Ward responds to having whip withdrawn by insisting: “I will not apologise for describing the state of Israel as apartheid. I don’t know how you can describe it as anything else.”
A Liberal Democrat MP suspended by the party after questioning the continued existence of the state of Israel has refused to apologise for his remarks.
David Ward, the MP for Bradford East, finally had the whip withdrawn after a series of clashes with the Lib Dem hierarchy over his views on Israel and its treatment of the Palestinians.
The final straw for leadership was a posting on his Twitter page on July 13 stating: “Am I wrong or are am I right? At long last the #Zionists are losing the battle – how long can the #apartheid State of #Israel last?”
Suspending him until September 13, Lib Dem chief whip Alistair Carmichael said he had broken previous assurances that he would use “proportionate and precise” language when commenting on the issue.
A defiant Mr Ward, however, condemned the ruling as “disproportionate” saying such views were widely shared.
“I will not apologise for describing the state of Israel as an apartheid state. I don’t know how you can describe it as anything else,” he said.
“I am genuinely quite shocked at the reaction to the kind of thing many people say.”
The decision to withdraw the whip followed a meeting yesterday between Mr Ward, Mr Carmichael, Deputy Prime Minister Nick Clegg and deputy Lib Dem leader Simon Hughes.
In a letter to Mr Ward, Mr Carmichael said they did not accept his explanation for his latest remarks.
“Unfortunately, we considered your explanation to be unconvincing and it did not satisfy us that you understood the importance of conducting the debate on this issue at all times and in all places in terms that are proportionate and precise,” he said.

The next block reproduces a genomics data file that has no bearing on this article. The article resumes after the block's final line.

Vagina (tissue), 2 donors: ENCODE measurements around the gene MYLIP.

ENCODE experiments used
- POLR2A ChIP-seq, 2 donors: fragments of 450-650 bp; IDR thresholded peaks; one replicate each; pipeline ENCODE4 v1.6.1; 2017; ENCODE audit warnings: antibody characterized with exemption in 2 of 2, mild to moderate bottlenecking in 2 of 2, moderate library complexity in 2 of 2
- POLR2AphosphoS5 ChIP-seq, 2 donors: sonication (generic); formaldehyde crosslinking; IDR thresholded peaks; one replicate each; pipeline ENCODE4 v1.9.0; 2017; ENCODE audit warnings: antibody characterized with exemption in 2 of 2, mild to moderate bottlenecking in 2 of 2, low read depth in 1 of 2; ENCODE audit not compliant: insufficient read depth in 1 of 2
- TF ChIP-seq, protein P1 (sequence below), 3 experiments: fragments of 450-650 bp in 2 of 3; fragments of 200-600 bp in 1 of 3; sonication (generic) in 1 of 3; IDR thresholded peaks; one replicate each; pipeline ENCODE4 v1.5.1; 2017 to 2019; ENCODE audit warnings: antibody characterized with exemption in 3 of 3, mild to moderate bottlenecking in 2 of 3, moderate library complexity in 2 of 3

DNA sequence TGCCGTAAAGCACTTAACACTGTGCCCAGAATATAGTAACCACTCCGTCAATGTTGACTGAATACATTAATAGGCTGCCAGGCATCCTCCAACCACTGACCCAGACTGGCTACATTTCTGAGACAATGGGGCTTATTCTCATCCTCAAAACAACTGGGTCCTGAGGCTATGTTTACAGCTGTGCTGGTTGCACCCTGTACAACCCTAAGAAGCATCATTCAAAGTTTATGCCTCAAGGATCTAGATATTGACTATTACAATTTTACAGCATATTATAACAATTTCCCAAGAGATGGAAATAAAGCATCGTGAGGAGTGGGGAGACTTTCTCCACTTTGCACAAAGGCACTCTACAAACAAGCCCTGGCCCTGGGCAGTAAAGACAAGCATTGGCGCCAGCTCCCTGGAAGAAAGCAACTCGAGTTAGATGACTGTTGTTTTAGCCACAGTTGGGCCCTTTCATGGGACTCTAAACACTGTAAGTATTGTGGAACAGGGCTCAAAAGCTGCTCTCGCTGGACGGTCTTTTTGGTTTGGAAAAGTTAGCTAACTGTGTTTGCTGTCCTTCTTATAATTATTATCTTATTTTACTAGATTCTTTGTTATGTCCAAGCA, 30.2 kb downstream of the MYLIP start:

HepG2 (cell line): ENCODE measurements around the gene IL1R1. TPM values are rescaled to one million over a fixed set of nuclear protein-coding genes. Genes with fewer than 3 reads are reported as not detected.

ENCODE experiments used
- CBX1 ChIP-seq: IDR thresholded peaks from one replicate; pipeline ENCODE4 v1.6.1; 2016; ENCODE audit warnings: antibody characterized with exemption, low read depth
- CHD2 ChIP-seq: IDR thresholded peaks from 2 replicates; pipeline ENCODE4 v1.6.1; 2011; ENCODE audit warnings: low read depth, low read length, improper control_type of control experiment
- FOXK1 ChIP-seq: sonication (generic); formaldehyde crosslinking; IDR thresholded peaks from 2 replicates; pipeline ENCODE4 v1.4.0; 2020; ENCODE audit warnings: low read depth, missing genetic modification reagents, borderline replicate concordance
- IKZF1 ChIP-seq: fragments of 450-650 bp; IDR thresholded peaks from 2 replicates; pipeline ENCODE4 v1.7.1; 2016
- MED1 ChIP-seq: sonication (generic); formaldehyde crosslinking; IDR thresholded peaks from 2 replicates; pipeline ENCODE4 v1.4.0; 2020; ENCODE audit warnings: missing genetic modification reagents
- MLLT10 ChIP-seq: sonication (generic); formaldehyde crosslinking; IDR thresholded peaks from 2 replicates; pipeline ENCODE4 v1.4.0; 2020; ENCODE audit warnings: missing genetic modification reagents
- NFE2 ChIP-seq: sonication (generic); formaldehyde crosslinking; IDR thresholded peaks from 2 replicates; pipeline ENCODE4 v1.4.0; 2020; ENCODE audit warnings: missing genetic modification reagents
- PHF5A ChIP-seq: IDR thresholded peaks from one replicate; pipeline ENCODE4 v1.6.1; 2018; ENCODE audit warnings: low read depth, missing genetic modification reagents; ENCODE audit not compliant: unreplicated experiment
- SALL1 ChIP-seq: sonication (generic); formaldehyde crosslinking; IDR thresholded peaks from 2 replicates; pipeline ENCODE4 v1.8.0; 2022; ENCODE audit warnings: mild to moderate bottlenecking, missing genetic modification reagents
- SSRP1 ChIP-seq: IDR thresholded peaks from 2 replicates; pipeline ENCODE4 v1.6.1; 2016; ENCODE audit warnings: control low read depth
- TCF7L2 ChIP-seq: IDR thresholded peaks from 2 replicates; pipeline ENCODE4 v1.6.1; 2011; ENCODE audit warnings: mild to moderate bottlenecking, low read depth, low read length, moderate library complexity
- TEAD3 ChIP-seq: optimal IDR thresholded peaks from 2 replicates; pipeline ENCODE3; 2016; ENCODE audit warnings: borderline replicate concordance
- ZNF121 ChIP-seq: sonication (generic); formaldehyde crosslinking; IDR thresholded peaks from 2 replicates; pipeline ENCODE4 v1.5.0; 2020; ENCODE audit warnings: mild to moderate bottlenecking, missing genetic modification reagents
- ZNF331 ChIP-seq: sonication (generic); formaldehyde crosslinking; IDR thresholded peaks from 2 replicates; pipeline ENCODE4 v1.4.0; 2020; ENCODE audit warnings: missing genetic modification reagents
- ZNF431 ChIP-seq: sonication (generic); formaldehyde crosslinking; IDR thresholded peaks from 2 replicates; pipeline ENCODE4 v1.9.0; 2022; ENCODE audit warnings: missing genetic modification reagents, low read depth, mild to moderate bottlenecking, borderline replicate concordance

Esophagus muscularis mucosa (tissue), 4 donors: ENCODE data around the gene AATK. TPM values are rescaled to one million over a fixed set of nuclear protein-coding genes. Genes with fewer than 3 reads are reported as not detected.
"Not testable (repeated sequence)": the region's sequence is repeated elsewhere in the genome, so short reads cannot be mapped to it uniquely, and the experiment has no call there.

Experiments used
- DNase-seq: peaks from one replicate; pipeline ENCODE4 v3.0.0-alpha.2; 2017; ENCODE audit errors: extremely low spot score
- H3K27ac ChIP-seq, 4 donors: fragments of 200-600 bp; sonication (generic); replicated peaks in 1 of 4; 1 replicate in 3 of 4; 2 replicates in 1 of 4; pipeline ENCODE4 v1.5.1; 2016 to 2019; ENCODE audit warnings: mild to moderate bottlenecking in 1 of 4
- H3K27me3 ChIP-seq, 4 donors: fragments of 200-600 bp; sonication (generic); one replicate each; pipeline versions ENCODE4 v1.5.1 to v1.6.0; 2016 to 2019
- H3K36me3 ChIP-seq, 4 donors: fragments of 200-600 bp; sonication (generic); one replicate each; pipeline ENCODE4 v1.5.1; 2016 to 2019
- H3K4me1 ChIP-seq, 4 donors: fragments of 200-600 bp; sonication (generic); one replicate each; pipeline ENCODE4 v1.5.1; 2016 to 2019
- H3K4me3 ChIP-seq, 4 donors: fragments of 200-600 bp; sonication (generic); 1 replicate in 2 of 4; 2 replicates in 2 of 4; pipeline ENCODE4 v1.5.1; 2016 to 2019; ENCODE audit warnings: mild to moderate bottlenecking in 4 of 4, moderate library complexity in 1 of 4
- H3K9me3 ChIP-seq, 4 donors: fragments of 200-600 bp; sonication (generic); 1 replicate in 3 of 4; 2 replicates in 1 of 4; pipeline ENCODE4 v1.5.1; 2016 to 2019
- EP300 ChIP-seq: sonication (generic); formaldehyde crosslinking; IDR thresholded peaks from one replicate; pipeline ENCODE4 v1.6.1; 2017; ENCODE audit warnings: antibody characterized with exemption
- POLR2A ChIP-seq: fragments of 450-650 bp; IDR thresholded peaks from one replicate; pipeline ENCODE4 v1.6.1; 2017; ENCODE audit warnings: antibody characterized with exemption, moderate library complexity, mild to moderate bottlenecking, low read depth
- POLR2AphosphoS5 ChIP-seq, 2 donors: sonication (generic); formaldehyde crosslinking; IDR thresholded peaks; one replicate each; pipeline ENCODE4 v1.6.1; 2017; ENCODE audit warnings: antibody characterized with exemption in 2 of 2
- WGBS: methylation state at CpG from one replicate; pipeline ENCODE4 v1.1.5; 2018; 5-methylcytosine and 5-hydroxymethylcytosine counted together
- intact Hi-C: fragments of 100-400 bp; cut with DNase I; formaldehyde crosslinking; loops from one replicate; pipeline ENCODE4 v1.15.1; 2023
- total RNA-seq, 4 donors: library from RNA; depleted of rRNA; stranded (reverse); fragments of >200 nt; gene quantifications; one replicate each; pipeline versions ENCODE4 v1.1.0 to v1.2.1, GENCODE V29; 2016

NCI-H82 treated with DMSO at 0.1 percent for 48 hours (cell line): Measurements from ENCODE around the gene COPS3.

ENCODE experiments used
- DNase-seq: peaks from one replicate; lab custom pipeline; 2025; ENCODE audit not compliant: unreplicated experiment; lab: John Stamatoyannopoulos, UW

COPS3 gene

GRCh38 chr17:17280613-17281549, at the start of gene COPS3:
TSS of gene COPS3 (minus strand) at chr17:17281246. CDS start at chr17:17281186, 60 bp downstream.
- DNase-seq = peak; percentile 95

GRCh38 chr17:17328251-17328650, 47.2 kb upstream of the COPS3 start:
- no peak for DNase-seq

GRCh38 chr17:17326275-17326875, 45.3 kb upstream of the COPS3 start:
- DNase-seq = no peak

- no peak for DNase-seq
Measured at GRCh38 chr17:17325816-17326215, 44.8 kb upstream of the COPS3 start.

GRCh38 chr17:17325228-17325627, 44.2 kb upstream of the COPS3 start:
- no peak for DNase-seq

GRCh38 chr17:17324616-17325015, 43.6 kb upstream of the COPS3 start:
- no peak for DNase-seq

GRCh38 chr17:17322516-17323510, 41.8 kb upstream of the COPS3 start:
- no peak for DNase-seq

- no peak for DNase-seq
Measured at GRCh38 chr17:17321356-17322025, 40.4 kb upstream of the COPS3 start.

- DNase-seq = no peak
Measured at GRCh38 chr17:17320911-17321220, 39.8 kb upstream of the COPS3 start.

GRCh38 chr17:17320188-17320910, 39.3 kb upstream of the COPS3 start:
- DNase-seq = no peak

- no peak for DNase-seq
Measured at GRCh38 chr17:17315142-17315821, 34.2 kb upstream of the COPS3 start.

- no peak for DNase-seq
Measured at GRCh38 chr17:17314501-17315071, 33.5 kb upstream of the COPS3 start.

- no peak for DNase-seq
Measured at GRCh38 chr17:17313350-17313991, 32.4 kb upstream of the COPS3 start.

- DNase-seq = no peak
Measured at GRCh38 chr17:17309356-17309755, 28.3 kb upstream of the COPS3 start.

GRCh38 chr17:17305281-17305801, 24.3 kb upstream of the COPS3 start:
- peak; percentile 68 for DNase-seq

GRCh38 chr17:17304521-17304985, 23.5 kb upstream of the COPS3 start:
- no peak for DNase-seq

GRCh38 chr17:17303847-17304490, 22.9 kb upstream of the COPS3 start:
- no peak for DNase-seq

Mr Carmichael insisted they were not trying to tell him what his views should be, but said his interventions on the issue were undermining the party’s position.
“It is also immensely frustrating for us to find ourselves constantly responding to questions about disproportionate and imprecise language from you,” he wrote.
“These interventions cause considerable offence rather than addressing questions of political substance about the plight of the Palestinian people and the right of Israel’s citizens to live a life free of violence.
“It is extraordinarily difficult to gain traction in that debate at an effective political level if the expression of our concerns is undermined by the way your language misrepresents the view of our party.”
Mr Ward’s difficulties with the leadership began over a posting made on his website after signing a memorial book to mark Holocaust Memorial Day in January.
He wrote that he was ”saddened that the Jews, who suffered unbelievable levels of persecution during the Holocaust, could within a few years of liberation from the death camps be inflicting atrocities on Palestinians in the new state of Israel and continue to do so on a daily basis”.
Disciplinary proceedings against him were adjourned the following month while he was given training on what language he should use, the party said.
The period of Mr Ward’s suspension includes the long summer recess, which begins after the House of Commons rises today, and two sitting weeks in September.
The suspension expires on September 14, the first day of the Lib Dems’ autumn conference in Glasgow .